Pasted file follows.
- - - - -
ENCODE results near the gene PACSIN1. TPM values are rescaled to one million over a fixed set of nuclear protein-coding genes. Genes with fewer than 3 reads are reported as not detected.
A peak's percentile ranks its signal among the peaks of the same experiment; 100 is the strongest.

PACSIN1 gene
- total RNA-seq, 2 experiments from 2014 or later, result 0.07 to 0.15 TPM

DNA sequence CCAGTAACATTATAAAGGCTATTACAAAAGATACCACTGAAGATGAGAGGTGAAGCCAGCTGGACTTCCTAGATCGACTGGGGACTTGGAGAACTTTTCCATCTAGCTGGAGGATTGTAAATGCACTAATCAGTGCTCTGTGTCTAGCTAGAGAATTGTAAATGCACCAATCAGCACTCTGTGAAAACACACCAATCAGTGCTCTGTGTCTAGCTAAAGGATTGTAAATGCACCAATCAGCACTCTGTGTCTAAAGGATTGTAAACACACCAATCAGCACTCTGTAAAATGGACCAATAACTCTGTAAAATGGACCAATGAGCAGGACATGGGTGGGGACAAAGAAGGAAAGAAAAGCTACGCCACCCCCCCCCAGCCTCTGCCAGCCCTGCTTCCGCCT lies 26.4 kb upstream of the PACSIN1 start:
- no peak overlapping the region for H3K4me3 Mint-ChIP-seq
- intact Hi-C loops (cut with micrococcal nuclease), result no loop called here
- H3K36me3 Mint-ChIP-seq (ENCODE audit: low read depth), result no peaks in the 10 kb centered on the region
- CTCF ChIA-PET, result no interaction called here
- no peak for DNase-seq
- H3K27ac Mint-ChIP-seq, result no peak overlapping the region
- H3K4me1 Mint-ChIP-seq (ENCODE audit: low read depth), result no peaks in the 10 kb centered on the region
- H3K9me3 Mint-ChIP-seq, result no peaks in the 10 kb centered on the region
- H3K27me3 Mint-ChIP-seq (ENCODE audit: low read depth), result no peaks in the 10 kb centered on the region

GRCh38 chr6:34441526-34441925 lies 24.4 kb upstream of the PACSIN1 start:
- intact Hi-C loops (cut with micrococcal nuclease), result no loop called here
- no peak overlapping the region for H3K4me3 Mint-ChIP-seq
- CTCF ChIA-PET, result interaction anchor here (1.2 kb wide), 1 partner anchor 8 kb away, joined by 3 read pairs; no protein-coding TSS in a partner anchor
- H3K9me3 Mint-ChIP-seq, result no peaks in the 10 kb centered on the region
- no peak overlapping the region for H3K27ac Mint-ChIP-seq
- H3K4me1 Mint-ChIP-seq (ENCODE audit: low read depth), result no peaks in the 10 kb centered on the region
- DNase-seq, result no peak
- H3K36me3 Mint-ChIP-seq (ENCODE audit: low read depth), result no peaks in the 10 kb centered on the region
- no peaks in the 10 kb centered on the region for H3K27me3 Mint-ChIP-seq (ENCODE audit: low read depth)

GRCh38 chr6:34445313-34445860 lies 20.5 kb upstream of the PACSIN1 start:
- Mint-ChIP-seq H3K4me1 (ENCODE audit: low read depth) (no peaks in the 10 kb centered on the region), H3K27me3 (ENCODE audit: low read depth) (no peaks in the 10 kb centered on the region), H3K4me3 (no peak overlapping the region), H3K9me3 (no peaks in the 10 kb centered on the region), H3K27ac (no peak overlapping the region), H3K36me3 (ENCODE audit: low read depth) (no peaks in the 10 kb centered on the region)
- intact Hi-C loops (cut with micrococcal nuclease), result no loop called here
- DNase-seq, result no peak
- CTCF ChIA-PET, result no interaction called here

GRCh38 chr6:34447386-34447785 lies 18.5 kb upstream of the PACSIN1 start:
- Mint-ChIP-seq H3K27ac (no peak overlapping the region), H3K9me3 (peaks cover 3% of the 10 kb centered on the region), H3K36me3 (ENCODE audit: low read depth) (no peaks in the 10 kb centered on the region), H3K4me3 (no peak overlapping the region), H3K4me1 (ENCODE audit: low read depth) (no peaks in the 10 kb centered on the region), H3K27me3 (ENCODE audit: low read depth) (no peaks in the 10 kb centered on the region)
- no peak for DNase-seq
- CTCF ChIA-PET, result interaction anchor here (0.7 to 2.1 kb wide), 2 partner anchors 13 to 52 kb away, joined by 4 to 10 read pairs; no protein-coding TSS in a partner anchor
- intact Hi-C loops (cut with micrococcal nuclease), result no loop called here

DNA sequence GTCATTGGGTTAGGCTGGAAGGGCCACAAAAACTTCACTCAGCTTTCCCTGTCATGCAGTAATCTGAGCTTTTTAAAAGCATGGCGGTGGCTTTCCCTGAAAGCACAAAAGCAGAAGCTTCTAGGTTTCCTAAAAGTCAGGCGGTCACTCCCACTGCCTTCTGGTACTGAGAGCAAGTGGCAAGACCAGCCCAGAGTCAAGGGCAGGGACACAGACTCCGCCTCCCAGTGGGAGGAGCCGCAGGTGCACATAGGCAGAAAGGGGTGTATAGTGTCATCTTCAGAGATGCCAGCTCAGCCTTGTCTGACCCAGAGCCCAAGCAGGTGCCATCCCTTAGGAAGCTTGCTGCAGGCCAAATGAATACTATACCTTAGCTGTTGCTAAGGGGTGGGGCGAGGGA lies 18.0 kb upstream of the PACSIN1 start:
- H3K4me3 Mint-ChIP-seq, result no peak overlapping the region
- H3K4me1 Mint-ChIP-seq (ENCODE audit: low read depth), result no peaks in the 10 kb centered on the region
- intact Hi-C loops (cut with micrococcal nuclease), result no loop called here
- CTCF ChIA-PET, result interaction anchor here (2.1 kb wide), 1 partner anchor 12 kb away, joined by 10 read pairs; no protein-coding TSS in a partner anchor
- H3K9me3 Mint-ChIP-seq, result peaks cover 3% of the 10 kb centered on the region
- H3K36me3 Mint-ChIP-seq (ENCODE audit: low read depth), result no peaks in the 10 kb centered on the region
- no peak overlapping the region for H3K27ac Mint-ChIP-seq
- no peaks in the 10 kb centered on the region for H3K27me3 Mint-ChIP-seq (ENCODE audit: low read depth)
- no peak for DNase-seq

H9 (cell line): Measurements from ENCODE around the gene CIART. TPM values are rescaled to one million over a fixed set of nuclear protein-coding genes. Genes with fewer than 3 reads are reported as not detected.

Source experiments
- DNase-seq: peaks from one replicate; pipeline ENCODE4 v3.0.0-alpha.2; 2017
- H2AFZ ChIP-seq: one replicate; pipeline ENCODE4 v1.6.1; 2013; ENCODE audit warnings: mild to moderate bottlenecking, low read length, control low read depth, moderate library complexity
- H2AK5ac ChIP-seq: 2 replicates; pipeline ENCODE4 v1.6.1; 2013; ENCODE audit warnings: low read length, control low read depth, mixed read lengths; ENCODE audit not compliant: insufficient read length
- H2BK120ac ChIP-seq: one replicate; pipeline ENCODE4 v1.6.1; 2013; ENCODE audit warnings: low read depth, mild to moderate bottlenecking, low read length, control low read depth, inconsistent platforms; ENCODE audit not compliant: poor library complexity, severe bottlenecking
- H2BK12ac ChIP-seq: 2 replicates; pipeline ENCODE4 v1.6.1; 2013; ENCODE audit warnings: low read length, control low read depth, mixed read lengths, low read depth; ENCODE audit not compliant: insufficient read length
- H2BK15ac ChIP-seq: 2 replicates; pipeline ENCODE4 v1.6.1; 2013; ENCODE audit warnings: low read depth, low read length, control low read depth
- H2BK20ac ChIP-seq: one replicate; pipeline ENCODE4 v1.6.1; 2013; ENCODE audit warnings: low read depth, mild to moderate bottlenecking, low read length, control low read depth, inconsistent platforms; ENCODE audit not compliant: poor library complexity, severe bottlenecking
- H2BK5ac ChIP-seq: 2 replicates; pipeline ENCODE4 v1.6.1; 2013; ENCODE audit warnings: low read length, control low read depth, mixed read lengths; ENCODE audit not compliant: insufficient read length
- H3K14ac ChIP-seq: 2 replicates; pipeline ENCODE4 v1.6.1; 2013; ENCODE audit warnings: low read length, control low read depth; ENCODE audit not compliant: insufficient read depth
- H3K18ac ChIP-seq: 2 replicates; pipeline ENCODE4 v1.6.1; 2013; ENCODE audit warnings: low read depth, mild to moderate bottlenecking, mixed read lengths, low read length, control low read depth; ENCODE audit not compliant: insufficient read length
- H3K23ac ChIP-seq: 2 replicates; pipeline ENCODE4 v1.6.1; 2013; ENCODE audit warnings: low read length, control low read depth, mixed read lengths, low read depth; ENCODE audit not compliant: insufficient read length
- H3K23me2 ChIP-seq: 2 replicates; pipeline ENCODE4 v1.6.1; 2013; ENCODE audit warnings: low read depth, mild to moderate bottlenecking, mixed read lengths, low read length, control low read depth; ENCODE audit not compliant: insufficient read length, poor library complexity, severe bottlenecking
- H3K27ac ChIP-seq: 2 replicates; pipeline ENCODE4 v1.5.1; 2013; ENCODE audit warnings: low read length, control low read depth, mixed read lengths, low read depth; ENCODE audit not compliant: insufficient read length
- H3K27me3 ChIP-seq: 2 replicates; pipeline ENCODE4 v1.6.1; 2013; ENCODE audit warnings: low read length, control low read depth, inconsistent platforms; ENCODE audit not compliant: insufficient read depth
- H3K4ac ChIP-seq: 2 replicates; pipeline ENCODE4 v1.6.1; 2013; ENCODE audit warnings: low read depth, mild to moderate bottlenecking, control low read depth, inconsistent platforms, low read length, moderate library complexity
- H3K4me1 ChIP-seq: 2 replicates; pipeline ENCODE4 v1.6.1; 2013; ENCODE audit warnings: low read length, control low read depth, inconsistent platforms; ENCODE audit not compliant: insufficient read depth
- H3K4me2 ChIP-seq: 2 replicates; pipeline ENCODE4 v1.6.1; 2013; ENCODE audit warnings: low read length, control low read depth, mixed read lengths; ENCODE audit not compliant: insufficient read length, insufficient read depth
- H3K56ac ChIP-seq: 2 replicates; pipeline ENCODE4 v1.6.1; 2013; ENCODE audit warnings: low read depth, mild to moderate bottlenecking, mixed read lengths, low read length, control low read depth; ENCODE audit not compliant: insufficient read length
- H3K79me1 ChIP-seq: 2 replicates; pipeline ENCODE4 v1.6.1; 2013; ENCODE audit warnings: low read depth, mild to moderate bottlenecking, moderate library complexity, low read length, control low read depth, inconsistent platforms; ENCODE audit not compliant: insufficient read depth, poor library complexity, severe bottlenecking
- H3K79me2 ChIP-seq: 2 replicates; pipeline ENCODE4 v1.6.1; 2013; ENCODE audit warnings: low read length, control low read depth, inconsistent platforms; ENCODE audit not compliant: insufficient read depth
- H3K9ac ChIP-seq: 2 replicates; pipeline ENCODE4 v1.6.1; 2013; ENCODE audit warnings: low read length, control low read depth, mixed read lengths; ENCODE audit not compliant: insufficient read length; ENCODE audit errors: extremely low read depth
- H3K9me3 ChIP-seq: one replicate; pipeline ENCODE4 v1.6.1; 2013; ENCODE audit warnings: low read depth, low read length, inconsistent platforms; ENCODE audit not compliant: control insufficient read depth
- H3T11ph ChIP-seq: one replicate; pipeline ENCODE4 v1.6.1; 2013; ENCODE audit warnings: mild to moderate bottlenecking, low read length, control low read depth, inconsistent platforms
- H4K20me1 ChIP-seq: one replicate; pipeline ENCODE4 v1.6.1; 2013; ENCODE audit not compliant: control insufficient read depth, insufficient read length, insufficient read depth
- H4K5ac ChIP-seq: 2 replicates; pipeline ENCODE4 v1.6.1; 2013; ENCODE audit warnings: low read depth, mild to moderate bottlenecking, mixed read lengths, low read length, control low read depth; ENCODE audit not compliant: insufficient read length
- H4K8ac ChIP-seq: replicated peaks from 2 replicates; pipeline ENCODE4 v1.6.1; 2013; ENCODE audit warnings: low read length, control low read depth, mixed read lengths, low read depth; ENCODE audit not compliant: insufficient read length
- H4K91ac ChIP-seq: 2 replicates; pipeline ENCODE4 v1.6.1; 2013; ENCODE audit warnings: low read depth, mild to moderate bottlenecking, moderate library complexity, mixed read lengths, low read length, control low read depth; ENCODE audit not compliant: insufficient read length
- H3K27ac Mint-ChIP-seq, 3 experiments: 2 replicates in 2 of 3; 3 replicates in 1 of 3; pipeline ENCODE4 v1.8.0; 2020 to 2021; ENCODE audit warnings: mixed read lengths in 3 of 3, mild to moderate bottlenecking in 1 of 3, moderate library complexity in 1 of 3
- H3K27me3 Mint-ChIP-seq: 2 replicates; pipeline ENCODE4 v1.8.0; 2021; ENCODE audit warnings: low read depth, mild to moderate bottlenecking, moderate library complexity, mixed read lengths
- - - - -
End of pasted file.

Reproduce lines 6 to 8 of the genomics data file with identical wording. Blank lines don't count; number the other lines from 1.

- no peak overlapping the region for H3K4me3 Mint-ChIP-seq
- intact Hi-C loops (cut with micrococcal nuclease), result no loop called here
- H3K36me3 Mint-ChIP-seq (ENCODE audit: low read depth), result no peaks in the 10 kb centered on the region